That way the clock gets whacked into line once a day when nobody’s looking.
If you’re running a real server with heavy activity, ntp is the right hammer for the job because you don’t want ntpdate to give you mysterious gaps of a few seconds or, worse, duplicate timestamps. Leap year is bad enough.
The next step in the process for this board: toner transfer masking.
What you see here follows the basic process given by the folks at Pulsar, so go there for the instructions & supplies. The overall flow is:
Print the PCB trace pattern on the special paper
Align to the circuit board
Tape in place
Fuse toner to PCB
Apply green sealant film
Repeat for the other side
An Eagle CAM file (found there in Useful Stuff) creates Postscript files for the top & bottom copper (and the silkscreen, although I don’t use that).
I load those PS files in The GIMP at 600 dpi with mild antialiasing, crop (autoshrink!), combine into a single image, then print on a single sheet of paper using an HP Laserjet 1200 (obsolete, but pretty nearly any laser printer should work).
Turn off all the toner saving features; you want a really dark image with plenty of toner!
I run a sheet of paper through to find out exactly where the images will wind up, then tape the transfer paper atop the images (shiny side up!) using laser address labels (because they can take the heat) on the first-to-enter end of the transfer paper.
Vital step: run that whole assembly through the printer to print a blank page. This cooks the moisture out of the transfer paper and pre-shrinks it for the next step. This might not matter for very small circuit boards, but if you’re doing anything over an inch or so, it makes a big difference.
Run it through the printer again to print the trace patterns. They should wind up exactly in the middle of the transfer papers, although you’ll be surprised at how far off they can be from the patterns on the sheet underneath. Lasers have great dot resolution, but are not particularly accurate at locating the paper relative to the printing drum. That doesn’t matter for ordinary documents, but be sure you leave more margin on the transfer paper around your patterns than you think necessary.
Use the printer’s manual-feed feature to queue up all three prints at once. My printer is in the basement laboratory and my comfy chair is upstairs, so that saves several trips up & down the stairs. Not that I can’t use the exercise, mind you, but it’s the principle of the thing.
Cut the transfer paper off the backing sheet. Don’t bother trying to un-stick the labels; they’re fused solid. Stick another label on the back side of the transfer paper along shortest side.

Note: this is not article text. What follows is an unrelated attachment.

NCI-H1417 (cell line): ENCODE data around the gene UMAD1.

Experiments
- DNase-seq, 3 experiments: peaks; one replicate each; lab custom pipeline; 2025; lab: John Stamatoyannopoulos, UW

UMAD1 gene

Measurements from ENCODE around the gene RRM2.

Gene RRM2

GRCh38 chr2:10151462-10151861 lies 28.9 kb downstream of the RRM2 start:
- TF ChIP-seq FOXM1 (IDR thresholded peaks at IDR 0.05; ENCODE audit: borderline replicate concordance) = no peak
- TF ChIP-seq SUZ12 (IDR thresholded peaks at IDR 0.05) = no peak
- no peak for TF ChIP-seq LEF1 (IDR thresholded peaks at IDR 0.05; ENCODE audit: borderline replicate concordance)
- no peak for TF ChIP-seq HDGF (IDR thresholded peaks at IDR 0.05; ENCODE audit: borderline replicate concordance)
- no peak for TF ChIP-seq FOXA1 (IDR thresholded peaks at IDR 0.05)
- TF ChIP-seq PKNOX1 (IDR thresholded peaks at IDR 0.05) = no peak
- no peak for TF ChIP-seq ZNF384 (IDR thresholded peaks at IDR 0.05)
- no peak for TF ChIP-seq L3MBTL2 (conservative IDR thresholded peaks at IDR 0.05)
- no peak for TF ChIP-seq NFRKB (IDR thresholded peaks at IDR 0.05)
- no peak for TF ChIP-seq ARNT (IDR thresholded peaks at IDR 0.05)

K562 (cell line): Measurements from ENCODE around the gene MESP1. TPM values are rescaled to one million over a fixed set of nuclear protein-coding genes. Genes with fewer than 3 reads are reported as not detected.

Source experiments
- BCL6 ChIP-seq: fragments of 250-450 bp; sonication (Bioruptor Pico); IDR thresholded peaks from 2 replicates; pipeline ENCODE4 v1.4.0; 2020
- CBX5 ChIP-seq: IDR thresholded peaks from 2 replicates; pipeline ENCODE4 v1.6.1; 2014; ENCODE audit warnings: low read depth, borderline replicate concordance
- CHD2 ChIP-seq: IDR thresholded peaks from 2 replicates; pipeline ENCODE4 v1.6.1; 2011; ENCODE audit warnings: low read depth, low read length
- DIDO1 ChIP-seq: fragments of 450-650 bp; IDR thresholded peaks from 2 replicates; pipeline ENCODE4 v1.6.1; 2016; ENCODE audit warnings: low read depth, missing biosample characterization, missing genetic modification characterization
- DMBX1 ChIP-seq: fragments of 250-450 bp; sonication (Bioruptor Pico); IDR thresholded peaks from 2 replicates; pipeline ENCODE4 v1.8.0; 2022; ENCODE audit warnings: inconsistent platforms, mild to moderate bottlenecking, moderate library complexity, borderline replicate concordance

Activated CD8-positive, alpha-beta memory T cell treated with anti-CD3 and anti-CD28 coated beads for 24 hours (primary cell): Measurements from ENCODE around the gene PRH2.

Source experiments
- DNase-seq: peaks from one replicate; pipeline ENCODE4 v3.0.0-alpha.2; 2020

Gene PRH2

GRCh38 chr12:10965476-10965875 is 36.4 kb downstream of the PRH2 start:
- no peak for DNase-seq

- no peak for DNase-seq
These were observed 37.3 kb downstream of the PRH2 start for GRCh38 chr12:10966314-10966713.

Alignment trick: now lay the paper pattern-side-up on a light table (I use an old fluorescent fixture with a frosted-glass lens), lay the board atop it, and adjust for best hole alignment over the whole board. The trace patterns on the paper form very nice bright spots that shine up through the holes in the circuit board. You can do it with the board on the bottom, but this way works better.
You’ll be dismayed at how far off some of the holes are, but you should get within perhaps 10 mils all across the board. Squish the board down on the sticky side of the label and fold the label over the top of the board. That anchors the paper to the board and, because the label is fairly wide, keeps the paper from twisting relative to the board.
Flip it over, verify that the holes still line up by looking through the paper, then apply labels to the sides to hold the transfer paper flat and in alignment. I’ve tried it without the side attachments and the result is, ahem, not quite as good. You can see the label residue on the front side in the photo above; obvously, you’ll be cleaning the gunk off before doing that side.
I’ve tried the clothes-iron technique with little success, so I have one of the heated roller fusers. Works pretty well, although it requires some fiddling to get the proper combination of heat and spacing.
Add water, let the paper soften, peel it off.
Run it through the fuser again with the green sealer film. I get better results with a layer of ordinary paper atop the green film, perhaps because that prevents the film from touching anything inside the fuser. Without the paper, the film sometimes transfers lengthwise scratches to the toner.
Peel off the film and touch up any imperfections with an Ultra-Fine-Point Sharpie; I use orange to make the corrections easy to see against the green background. Those are the highly visible ugly marks on the bottom mask.
Having masked one side, etch it. Then you mask the other side and etch that. Don’t try to get clever and do both sides at once; it doesn’t work. Ask me how I know.
Next step: etching. More on that later…
Suggestions: after you etch the first side, leave the mask in place to protect the copper. When you run the board through the fuser, add a sheet of paper on the masked side to keep the film and toner from coming off on the rollers.
Memo to self: always pre-shrink the transfer paper.